The call to work the Sochi Olympics came last summer, and this past February Morten Forland (Production – M.F.A. ’15) was on an airplane headed for a three-week gig as an EVS operator at what was perhaps one of the more controversial Olympic games. Before moving to the U.S. to attend graduate school, the Norwegian native was working on live events such as Tour de France and European Soccer. LogLines recently spoke to Forland about his time in Russia.
Okay, we have got to get this off our chest…dogs. Talk to us about the dogs. Were the authorities really killing all the dogs? My colleague who arrived in Sochi about five days before me told me the place was swarming with dogs when he got there. There were dogs everywhere, running around and begging for food. Then suddenly, once I arrived, there were like two dogs left. We don’t know what happened. We can only imagine, but all of a sudden there weren’t any dogs.
There were a lot of rumors about uninhabitable hotel rooms, and dangerous conditions such as polluted water and sewage. What was the condition of your room when you arrived? I was pretty lucky. My room was freshly painted and the bathroom worked. I had a shower. I had a bed. I even had internet sometimes. Many of my colleagues didn’t have internet, which was unfortunate, and some of their rooms weren’t finished. One of my friends who was over there working for the Olympic Broadcast Service had some guy come into her room at 5:00 a.m. and start changing light bulbs above her bed. She was like, “What’s happening?” Some of my friends said they had had hot water running in their toilets the entire time, and some had brown water in their hotels. It wasn’t exactly finished when we all got there, but we adjusted and got by. Within a week or so, everything was okay.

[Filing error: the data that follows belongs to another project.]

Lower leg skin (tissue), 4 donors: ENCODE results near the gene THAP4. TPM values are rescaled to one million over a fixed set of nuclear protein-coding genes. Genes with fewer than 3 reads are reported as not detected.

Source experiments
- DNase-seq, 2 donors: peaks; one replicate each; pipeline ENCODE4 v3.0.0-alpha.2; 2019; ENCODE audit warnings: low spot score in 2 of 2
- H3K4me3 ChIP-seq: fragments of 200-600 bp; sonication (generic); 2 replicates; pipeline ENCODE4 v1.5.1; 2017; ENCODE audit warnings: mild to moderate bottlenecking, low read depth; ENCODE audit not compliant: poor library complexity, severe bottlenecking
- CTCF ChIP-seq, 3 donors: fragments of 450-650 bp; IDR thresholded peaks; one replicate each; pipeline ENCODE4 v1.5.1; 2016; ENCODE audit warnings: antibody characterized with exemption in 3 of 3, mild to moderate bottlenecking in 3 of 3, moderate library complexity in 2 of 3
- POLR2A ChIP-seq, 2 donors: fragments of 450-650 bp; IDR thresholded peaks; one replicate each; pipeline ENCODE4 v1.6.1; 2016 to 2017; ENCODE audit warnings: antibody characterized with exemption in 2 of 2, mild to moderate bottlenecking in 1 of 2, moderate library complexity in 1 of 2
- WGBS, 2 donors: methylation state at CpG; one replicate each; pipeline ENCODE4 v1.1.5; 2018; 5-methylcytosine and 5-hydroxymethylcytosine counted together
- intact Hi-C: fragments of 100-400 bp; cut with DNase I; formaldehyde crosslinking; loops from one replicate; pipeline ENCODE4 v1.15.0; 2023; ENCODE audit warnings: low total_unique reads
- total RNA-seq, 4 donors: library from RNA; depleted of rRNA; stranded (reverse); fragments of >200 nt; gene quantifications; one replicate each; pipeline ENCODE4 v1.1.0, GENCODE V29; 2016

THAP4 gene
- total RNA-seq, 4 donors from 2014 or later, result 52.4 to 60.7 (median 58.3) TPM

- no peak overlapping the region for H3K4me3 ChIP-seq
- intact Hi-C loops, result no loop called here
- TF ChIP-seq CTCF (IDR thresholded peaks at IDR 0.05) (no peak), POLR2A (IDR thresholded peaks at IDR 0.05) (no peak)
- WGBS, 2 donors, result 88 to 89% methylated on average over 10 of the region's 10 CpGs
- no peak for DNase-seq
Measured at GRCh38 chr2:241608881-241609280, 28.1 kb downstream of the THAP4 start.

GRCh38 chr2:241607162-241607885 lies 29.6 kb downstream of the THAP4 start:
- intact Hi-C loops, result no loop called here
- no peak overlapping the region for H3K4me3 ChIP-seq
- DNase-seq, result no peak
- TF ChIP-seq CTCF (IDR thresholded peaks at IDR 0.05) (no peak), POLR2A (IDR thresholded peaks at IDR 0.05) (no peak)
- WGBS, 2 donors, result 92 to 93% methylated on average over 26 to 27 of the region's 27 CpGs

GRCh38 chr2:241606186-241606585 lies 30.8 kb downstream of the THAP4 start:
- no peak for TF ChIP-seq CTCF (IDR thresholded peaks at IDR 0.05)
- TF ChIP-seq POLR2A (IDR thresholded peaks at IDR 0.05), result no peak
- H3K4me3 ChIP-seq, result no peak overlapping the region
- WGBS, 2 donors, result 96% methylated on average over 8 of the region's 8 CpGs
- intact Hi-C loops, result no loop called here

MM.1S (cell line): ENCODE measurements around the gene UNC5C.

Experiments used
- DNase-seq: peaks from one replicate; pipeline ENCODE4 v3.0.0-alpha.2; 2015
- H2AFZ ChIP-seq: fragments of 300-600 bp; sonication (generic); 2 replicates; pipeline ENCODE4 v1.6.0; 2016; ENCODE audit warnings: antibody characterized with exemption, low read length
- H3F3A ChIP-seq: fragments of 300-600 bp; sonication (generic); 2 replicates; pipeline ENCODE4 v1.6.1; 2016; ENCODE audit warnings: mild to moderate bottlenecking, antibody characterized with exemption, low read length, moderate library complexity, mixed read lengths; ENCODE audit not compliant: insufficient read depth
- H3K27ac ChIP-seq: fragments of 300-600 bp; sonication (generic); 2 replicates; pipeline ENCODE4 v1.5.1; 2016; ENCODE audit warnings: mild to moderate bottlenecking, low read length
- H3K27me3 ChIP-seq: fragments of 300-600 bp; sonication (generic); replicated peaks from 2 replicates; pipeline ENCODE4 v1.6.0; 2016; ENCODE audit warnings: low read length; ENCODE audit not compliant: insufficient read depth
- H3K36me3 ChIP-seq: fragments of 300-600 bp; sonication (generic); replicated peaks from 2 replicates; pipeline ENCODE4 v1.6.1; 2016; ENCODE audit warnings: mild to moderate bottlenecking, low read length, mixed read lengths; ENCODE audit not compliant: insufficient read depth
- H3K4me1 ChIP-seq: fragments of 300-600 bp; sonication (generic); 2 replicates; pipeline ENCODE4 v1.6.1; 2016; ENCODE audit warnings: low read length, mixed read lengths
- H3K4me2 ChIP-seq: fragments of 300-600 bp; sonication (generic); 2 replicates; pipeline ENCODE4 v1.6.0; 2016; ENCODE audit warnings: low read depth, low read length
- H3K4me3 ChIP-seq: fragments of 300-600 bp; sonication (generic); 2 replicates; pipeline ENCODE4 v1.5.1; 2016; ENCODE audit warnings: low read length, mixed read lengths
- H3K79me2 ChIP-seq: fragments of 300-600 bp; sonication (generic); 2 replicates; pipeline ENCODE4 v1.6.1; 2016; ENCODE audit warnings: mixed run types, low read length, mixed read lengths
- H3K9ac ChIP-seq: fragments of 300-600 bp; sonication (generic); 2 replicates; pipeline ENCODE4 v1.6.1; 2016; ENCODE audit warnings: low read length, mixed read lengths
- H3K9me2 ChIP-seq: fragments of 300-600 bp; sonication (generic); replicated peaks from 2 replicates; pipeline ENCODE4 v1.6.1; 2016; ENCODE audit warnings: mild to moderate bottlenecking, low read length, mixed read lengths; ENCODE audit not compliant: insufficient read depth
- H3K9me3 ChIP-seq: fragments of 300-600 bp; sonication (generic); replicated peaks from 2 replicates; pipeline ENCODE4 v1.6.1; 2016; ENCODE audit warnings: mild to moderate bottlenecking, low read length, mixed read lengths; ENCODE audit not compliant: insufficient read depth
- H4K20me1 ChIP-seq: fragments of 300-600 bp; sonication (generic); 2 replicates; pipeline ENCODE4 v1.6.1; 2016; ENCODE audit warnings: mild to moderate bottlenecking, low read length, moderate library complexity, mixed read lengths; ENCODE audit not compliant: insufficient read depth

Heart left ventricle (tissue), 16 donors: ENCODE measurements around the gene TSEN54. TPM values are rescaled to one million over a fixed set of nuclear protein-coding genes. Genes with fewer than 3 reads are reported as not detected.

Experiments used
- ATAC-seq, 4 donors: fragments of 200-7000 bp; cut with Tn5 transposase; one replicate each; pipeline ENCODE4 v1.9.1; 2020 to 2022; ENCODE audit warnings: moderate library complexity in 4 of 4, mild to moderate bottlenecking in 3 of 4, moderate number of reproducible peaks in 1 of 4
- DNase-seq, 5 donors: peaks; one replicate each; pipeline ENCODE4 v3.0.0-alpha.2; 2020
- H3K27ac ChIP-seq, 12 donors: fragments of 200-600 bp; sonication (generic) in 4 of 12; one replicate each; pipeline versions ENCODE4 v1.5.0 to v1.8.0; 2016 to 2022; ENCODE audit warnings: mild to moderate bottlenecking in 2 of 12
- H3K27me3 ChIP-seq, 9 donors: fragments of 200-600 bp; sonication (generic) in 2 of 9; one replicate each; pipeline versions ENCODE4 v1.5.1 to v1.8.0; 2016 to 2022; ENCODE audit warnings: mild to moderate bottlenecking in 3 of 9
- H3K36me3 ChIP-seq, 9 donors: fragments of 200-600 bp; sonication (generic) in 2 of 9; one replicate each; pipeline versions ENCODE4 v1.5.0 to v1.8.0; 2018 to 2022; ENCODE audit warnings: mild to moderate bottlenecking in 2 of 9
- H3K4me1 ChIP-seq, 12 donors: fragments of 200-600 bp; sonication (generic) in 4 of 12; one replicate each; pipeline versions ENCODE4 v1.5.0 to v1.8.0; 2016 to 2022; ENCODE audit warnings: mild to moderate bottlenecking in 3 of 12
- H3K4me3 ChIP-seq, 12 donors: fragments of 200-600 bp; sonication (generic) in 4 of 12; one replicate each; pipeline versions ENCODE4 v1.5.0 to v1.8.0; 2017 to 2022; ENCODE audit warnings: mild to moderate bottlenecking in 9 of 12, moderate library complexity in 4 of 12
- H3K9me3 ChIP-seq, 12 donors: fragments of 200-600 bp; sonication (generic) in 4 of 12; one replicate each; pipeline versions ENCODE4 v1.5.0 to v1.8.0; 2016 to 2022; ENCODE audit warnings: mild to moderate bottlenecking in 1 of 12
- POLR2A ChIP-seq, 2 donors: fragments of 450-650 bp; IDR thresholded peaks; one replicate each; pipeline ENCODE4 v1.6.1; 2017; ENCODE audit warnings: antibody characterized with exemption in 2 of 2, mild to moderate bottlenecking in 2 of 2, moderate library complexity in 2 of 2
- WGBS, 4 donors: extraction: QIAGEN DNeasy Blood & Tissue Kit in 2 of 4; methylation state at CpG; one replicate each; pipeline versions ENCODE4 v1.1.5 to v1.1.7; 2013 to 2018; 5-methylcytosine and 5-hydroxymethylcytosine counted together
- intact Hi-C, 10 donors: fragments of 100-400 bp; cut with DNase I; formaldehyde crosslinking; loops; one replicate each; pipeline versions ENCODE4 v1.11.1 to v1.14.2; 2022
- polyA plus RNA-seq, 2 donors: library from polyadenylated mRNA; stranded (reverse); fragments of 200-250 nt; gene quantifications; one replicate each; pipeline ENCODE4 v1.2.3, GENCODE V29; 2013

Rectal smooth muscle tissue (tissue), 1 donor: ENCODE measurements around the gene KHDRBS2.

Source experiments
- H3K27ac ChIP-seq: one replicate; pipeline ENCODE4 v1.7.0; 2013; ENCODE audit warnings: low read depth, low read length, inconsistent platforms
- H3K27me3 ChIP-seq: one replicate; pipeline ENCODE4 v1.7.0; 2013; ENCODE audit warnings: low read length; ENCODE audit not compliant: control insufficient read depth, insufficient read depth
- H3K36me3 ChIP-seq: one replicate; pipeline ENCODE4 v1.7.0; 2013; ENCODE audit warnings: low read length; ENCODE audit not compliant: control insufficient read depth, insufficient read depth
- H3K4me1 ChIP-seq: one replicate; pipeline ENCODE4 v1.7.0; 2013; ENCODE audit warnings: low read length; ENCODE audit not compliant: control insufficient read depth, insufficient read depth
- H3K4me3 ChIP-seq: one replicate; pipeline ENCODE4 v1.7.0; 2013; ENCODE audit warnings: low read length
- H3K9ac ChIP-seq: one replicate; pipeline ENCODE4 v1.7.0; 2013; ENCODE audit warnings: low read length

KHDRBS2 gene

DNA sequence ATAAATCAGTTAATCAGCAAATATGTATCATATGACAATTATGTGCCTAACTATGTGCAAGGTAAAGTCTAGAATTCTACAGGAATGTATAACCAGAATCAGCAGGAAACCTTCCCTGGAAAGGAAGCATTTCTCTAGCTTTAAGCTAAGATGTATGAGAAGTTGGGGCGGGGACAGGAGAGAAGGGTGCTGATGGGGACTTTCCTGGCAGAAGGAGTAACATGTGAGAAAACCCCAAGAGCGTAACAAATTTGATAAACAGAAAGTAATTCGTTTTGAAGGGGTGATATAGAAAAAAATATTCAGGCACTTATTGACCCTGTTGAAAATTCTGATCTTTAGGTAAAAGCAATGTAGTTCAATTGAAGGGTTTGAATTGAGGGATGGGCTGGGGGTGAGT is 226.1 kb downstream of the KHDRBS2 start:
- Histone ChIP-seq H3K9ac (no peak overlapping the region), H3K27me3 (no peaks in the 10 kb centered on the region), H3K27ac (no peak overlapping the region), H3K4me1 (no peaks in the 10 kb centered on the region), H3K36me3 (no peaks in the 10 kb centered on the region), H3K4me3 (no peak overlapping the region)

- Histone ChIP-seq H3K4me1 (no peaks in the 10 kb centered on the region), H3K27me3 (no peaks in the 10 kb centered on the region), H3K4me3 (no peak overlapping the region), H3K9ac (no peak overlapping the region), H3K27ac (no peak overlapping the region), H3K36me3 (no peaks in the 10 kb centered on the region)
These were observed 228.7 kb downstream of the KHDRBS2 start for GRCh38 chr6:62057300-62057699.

Tell us about what you were doing at the Olympics? I was an EVS operator for TV-2 Norway, the largest commercial TV channel in the country. The EVS machine would record about six video feeds simultaneously, and I would edit the feeds and supply images to our show. In order to facilitate our storytelling, I would take out the best and most relevant images from slow-motion feeds, images of athletes warming up, beauty shots of the arena from about an hours worth of footage. We would put the clips into a certain order to tell our story and create the focus we wanted. Essentially live TV is not always live and we cheat a lot to make things look good. In a way I was “chief liar.” I worked out of a container at the Alpine Arena with two other colleagues: the director, and the sound and camera control. We were one of the smallest crews for the amount of the content we provided; in total there were nine of us. NBC had like three TV busses, so your set-up all depends on the size of your operation.
How long was a typical workday? We would leave the hotel at 7:00 a.m. and were done by 3:00 p.m. There was some prep and planning at night, but I even got a few days off.